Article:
[00:09:57] No, it's my tuition that's paying for them to teach me. That's how school works. And whenever I hear about that, we're getting paid by all these companies, I just now am at the point where I ask them please tell me how I could get paid because I haven't received, where's the signup done? And I have a hundred thousand dollars of debt left from all of this school after paying it down for a decade.
[00:10:24] And man, I could really use that money. I'd like to go on a honeymoon. So if you know where I can get this money, .
[00:10:37] Corinne Gearhart- The Doodle Pro™: IM sad to hear you've heard this same rumor. I was hoping it was only being told amongst, oh, like pet parents.
[00:10:45] Dr. Em- Vet Med Corner: I know that it goes round and I don't take it personally, but I'm glad that you're trying to.
[00:10:50] What reality is out there, because hopefully that helps people understand a bit better. Yeah. We
[00:10:55] Corinne Gearhart- The Doodle Pro™: are all about that here at the Doodle Pro not just sharing rumors or lore, but let's look at facts and if you had heard that and you believed it, we all do the best with what we know. And were giving you some more information now.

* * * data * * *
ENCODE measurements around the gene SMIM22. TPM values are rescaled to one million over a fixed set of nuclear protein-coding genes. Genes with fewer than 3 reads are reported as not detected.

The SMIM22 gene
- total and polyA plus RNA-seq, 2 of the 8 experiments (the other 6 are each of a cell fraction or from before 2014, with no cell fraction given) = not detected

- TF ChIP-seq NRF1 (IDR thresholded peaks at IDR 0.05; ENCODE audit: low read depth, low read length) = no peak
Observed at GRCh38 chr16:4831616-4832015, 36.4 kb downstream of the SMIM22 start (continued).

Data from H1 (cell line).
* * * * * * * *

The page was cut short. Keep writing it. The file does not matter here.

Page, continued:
[00:11:10] Absolutely. Something along that lines that people think reinforces that idea. It's almost this doctor's sh shilling for big pharma kind of thing that's applied to vets is when they go in and a vet will say, I need you to take this prescription dog food. And they'll see the same names that people talk about.
[00:11:30] Can you tell me what's different, why vets prescribe dog food? Is it because. As people say that you get a kickback, et cetera, or why, what is different about these prescription
[00:11:43] Dr. Em- Vet Med Corner: dog foods? Yeah, so we don't get kickbacks from any of that either. Now each clinic will compensate their veterinarians slightly differently.